Gen. Charles Flynn, commander of the U.S. Army Pacific, speaks at the Naval War College in Newport, R.I., in 2023.

Gen. Charles Flynn, commander of the U.S. Army Pacific, speaks at the Naval War College in Newport, R.I., in 2023. (U.S. Army)

Chinese military expansion is pushing Asian nations into closer strategic partnership with the United States that has parallels to NATO in Europe, the top Army commander for the region said Wednesday.

“We can help them protect and defend their territorial integrity and national sovereignty,” Gen. Charles Flynn said during a teleconference with reporters.

Flynn, 60, is commander of the U.S. Army Pacific, which has 107,000 soldiers and civilian workers spread across 9,000 miles including Alaska, Japan, South Korea, Guam, American Samoa, and Saipan.

Chinese military and commercial operations throughout the Pacific region have other nations worried about counterbalancing Beijing’s influence and power, he said.

“The sense of the insidious, incremental and irresponsible behavior -- and that’s how I frame the way the Chinese are acting out there -- has created a groundswell on the work that we do,” Flynn said.

Chinese actions have created a more receptive attitude in many Asian and Pacific nations to work with the U.S. Army on shoring up their own forces and cooperating in mutual defense with neighboring states.

“They appreciate a stable and secure region,” Flynn said.

U.S. Army Pacific has its headquarters at Fort Shafter in Hawaii, where there will be a meeting of army commanders from 15 nations and representatives of more than 15 others next week at the LANPAC Symposium & Exposition. The event could help cement the military cooperation between the United States, its allies in the Pacific, and other nations.

Flynn said he has pointed out in previous forums that three of the largest land wars in the past 60 years -- World War II, the Korean War and the Vietnam War – have all happened in the U.S. Army Pacific’s area of operations.

Now the command is being asked to assist in ways to build resistance to Chinese dominance and increased Russian military presence in Asia, he said. The stability of the region is also challenged by the regime in North Korea.

From wargames in Thailand to improved infrastructure in the Philippines to training security forces in Mongolia, Flynn said Wednesday that the region allows the U.S. military to practice major logistical moves -- taking equipment and troops from the West Coast, Alaska and Hawaii to Southeast Asia, northern Japan and the Arctic Circle.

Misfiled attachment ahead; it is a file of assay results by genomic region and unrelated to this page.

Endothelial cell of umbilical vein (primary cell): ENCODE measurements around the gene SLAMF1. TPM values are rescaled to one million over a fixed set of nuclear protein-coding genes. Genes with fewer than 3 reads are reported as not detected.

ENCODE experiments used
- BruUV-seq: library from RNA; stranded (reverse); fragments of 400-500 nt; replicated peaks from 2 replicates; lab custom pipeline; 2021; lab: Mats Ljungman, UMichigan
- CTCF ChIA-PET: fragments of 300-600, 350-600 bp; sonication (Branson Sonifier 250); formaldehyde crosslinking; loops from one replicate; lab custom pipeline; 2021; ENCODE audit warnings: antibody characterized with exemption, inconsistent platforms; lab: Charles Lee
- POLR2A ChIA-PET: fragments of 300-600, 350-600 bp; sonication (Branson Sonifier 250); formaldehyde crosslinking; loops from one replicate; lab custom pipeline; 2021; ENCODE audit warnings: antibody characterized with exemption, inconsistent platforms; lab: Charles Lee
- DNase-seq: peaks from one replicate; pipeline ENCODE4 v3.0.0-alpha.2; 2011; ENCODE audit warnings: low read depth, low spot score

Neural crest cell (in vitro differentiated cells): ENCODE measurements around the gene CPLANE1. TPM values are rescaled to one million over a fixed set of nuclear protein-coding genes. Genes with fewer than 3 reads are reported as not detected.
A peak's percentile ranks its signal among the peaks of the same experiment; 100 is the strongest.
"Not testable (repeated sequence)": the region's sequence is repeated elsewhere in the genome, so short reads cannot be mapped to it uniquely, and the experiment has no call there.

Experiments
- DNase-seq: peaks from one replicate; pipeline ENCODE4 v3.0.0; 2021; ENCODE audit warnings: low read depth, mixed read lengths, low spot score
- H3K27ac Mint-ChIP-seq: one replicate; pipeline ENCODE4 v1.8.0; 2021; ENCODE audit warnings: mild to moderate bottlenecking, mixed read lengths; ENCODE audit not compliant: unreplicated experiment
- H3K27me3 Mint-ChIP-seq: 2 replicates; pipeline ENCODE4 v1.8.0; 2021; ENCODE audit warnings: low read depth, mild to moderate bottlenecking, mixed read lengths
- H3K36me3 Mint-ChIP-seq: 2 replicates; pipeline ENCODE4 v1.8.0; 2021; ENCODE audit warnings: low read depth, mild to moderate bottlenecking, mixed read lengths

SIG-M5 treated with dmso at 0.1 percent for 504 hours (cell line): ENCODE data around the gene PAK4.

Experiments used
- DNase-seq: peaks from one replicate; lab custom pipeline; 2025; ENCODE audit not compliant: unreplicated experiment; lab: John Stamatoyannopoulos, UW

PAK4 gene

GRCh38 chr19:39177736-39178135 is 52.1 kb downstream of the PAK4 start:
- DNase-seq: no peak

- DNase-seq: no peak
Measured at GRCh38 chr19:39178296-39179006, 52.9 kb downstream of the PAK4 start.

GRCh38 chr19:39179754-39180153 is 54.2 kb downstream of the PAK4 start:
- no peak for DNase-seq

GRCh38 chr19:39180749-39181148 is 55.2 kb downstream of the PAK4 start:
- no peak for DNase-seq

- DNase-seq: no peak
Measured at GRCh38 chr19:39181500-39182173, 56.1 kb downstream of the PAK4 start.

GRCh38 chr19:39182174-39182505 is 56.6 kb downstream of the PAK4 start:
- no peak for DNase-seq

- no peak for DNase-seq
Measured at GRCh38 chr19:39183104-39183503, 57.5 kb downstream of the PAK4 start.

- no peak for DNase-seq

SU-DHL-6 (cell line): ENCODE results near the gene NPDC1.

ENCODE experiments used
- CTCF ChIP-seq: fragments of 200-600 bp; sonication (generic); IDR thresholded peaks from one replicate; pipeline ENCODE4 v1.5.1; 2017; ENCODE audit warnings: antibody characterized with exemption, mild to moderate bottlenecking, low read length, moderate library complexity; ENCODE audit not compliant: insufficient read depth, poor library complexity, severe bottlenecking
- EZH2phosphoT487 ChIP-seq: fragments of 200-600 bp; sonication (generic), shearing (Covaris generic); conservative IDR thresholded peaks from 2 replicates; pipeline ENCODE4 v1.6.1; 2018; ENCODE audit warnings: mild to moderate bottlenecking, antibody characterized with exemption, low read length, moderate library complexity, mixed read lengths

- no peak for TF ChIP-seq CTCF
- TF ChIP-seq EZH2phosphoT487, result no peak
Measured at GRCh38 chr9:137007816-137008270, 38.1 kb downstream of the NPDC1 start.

“This is just a massive piece of Earth,” he said.

It’s also a testing ground for weapons, which face sopping humidity and saltwater corrosion in Thailand during exercises there and sub-zero temperatures and wilderness conditions during multinational wargames in Alaska.

“We’re building new capabilities into the region, from intelligence capabilities to long-range precision fire to integrated air and missile defense,” Flynn said. “We can sustain that capability.”

He said year-round training exercises in different nations and environments teach practical lessons on what works, what needs improvement, and what needs to be changed.

“When we put that capability out there, really in a very granular way, from the maintainers to the commanders, to the noncommissioned officers and warrant officers, the effects of those conditions on the equipment” can be repeatedly challenged, Flynn said. “When we introduce our soldiers and their leaders and these capabilities into the environment and those conditions, there’s great insights and lessons from that.”

He said military cooperation between nations in the Pacific region will take time to integrate in a way comparable to the NATO. The ability to move troops, weapons, and supplies across vast distances, weather, and terrain is a work in progress.

“Does it mean we have everything we need?” Flynn asked. “No. But what it does mean is that the Army recognizes that the investments out here are incredibly important.”

Flynn pointed to American help in improving airfields in the Philippines and a plan to deploy more supplies across the region to sustain troops in a protracted conflict as signs of progress in weaving together a unified response, particularly to China.

“The sum total of our structures, I would say, impacts in a very positive way out here,” he said.

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Gary Warner covers the Pacific Northwest for Stars and Stripes. He’s reported from East Germany, South Korea, Saudi Arabia, Britain, France and across the U.S. He has a master’s degree from the Columbia University Graduate School of Journalism in New York.

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